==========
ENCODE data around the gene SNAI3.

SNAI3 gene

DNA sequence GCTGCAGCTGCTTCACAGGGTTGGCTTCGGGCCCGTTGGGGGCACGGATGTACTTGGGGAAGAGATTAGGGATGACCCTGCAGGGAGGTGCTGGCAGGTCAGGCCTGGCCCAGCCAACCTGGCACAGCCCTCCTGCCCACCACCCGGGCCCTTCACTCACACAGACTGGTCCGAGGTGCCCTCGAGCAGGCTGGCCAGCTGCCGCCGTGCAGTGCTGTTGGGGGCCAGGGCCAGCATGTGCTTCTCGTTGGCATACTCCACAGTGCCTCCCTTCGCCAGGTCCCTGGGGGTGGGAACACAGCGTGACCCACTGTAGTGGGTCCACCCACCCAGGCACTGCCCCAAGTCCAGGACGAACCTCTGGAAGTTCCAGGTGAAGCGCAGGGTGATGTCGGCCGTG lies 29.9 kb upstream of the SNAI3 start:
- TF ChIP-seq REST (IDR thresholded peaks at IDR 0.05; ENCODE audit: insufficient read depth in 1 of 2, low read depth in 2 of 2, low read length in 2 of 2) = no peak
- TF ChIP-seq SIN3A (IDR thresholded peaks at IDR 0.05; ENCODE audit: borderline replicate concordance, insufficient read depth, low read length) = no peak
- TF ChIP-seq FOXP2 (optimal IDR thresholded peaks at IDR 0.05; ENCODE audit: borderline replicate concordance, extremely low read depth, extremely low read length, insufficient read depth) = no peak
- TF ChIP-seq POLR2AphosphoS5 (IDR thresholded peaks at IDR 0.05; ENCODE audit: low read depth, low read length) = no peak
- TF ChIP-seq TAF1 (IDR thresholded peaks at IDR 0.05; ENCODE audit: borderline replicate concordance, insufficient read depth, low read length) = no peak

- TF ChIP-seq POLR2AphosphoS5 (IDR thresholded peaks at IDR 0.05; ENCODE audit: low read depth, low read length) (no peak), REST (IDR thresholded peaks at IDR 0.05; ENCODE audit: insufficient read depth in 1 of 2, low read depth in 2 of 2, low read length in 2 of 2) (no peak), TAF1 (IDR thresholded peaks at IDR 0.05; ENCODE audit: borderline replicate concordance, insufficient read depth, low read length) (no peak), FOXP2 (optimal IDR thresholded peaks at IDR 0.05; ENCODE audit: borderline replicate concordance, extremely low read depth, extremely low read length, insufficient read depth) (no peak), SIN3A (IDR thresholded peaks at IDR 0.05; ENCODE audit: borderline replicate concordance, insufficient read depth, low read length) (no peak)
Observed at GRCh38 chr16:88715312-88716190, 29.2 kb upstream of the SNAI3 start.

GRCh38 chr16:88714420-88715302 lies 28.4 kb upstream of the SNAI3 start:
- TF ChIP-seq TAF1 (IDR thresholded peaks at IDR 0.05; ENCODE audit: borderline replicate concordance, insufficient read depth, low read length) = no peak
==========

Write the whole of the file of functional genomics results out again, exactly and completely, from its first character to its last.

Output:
ENCODE data around the gene SNAI3.

SNAI3 gene

DNA sequence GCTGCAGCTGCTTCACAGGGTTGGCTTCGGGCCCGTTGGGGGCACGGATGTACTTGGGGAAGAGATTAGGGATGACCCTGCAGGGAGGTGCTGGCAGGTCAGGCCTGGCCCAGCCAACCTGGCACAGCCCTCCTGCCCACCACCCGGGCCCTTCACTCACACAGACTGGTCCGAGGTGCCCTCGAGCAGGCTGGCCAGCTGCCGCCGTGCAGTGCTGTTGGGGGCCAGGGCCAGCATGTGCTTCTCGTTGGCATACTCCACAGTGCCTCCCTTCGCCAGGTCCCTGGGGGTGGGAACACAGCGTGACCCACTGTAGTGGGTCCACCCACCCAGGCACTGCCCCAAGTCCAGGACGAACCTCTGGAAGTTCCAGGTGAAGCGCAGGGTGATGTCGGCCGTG lies 29.9 kb upstream of the SNAI3 start:
- TF ChIP-seq REST (IDR thresholded peaks at IDR 0.05; ENCODE audit: insufficient read depth in 1 of 2, low read depth in 2 of 2, low read length in 2 of 2) = no peak
- TF ChIP-seq SIN3A (IDR thresholded peaks at IDR 0.05; ENCODE audit: borderline replicate concordance, insufficient read depth, low read length) = no peak
- TF ChIP-seq FOXP2 (optimal IDR thresholded peaks at IDR 0.05; ENCODE audit: borderline replicate concordance, extremely low read depth, extremely low read length, insufficient read depth) = no peak
- TF ChIP-seq POLR2AphosphoS5 (IDR thresholded peaks at IDR 0.05; ENCODE audit: low read depth, low read length) = no peak
- TF ChIP-seq TAF1 (IDR thresholded peaks at IDR 0.05; ENCODE audit: borderline replicate concordance, insufficient read depth, low read length) = no peak

- TF ChIP-seq POLR2AphosphoS5 (IDR thresholded peaks at IDR 0.05; ENCODE audit: low read depth, low read length) (no peak), REST (IDR thresholded peaks at IDR 0.05; ENCODE audit: insufficient read depth in 1 of 2, low read depth in 2 of 2, low read length in 2 of 2) (no peak), TAF1 (IDR thresholded peaks at IDR 0.05; ENCODE audit: borderline replicate concordance, insufficient read depth, low read length) (no peak), FOXP2 (optimal IDR thresholded peaks at IDR 0.05; ENCODE audit: borderline replicate concordance, extremely low read depth, extremely low read length, insufficient read depth) (no peak), SIN3A (IDR thresholded peaks at IDR 0.05; ENCODE audit: borderline replicate concordance, insufficient read depth, low read length) (no peak)
Observed at GRCh38 chr16:88715312-88716190, 29.2 kb upstream of the SNAI3 start.

GRCh38 chr16:88714420-88715302 lies 28.4 kb upstream of the SNAI3 start:
- TF ChIP-seq TAF1 (IDR thresholded peaks at IDR 0.05; ENCODE audit: borderline replicate concordance, insufficient read depth, low read length) = no peak